The 1992 presidential election, much like the current election cycle, was a historical oddity. The sitting Republican president, George H.W. Bush, was wildly unpopular with many people in his own party, and numerous Republicans and Independents sought refuge with an unlikely anti-establishment ally: Democrat California Gov. Jerry Brown.
Although Brown was even then unquestionably on the liberal end of the spectrum, during his 1992 presidential campaign, he adopted numerous policy positions that attracted a wide range of voters. He was especially attractive to anyone who viewed the establishment wings of both political parties with great skepticism.
Brown wasn’t expected to win the Democratic Party’s presidential nomination, but to the surprise of many, his anti-establishment message attracted a massive following. At the end of March in 1992, Brown shocked the world by winning contests in Connecticut and Vermont, and his success would continue into early April with a victory in Alaska. By the end of the first week of April, Brown was the only remaining serious challenger to the man who would eventually become president, Arkansas Gov. Bill Clinton, who had already endured a number of scandals that left many Democrats wondering whether he could win in November against an incumbent president.
Although Clinton was the firmly established frontrunner, many pundits at the time recorded Brown had seized the momentum and captured the imagination of many with his pledge to refuse donations over $100, his attacks on special-interest groups and corruption, his support for a flat tax, and his call for term limits.
The momentum Brown had gathered at the end of March, however, abruptly ended one fateful night in April, when ABC News’ immensely popular and influential show Nightline alleged it had evidence Brown had hosted drug parties at his home in Laurel Canyon in Los Angeles while serving as governor of California. According to Nightline, which was then led by longtime broadcast journalist Ted Koppel, several anonymous California State Police officers who claimed to have belonged to the detail responsible for guarding the governor said Brown’s wild parties included rampant cocaine and marijuana use.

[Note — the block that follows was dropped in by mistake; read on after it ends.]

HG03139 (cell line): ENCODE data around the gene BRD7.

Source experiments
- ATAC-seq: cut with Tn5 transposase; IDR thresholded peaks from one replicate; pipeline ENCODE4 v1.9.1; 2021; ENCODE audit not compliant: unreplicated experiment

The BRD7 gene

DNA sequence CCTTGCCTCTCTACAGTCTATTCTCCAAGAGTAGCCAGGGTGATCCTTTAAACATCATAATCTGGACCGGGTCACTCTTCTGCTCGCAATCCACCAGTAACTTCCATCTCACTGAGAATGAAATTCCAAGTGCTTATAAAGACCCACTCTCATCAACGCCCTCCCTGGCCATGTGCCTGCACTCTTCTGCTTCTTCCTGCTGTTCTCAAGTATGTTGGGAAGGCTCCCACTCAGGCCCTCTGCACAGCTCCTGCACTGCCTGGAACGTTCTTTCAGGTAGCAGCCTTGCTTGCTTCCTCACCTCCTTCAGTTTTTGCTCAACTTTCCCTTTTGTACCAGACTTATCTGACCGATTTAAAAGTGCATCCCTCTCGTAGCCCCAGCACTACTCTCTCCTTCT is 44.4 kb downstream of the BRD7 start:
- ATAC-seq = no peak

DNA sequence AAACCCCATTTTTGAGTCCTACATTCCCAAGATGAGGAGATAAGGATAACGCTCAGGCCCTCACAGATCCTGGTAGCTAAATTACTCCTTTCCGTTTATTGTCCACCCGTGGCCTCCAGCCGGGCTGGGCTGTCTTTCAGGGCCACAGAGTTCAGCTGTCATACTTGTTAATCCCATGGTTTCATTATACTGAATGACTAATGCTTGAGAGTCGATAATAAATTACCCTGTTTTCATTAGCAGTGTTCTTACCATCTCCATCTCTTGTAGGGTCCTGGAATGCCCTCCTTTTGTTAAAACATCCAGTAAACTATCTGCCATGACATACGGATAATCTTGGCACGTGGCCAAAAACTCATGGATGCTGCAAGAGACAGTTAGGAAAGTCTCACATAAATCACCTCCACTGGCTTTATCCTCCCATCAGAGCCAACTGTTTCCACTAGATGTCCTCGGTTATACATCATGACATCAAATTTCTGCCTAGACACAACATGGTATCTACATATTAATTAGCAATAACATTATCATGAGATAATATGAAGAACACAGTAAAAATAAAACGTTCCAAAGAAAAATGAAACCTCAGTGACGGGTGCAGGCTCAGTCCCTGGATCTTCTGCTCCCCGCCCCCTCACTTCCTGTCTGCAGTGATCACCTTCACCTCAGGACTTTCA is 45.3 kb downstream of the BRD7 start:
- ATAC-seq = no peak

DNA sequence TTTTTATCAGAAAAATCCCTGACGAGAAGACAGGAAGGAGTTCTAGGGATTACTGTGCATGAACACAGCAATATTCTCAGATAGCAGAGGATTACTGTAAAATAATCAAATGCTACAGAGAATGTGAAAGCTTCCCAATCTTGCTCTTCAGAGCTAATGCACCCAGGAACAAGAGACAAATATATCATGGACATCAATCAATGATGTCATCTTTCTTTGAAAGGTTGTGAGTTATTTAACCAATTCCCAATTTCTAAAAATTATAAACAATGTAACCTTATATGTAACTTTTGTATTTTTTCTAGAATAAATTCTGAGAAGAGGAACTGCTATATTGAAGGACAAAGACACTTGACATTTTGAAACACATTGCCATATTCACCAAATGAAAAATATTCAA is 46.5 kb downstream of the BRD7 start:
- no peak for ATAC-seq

Brown vehemently denied the allegations, calling them “absolutely false,” and according to a report by the Los Angeles Times, “California State Police commanders, in charge of security at the private home of Edmund G. (Jerry) Brown Jr., when he was governor of California … denied receiving any reports from subordinates of drug use at the residence.”
The Times quoted Captain Robert Donnalley saying the drug allegations are “not only an attack on Jerry Brown’s integrity, but more importantly, as we see it, [they are] an attack on the integrity of the State Police.”
Even Bill Clinton expressed doubt about the allegations, saying, “I don’t consider people without a face or a name to be corroborating sources.”
Of course, none of that mattered. ABC News ran with a story that would later almost unanimously be thought of as bogus, Clinton gained back all the momentum in the race, and Brown lost handedly.
If any of this sounds familiar, it should. Although it’s entirely possible current Republican presidential nominee Donald Trump did do what the 12 women who have very recently made serious allegations against him said he did, there is absolutely no hard evidence of any kind that has been presented to prove their claims. It’s also exceptionally odd and politically convenient none of the accusers decided to make their allegations known until just a few short weeks before the end of a very long campaign cycle. Had these women come forward months ago, there would have been time to determine the truth and to remove Trump from the ticket had the accusations been supported by thoroughly vetted facts.
None of that happened, however, and many questions still remain: Why did these women choose to come forward in a seemingly coordinated way? Why did they wait until just prior to the election to make their claims? Why is the media just hearing about these stories now? Why are these women suddenly “brave” enough to come forward after many years of silence? Why are these stories taking precedence over the many similar allegations made against both Bill and Hillary Clinton?
Yes, many questions remain, and none of them will be answered until long after America has named its next president, which, I believe, says a lot.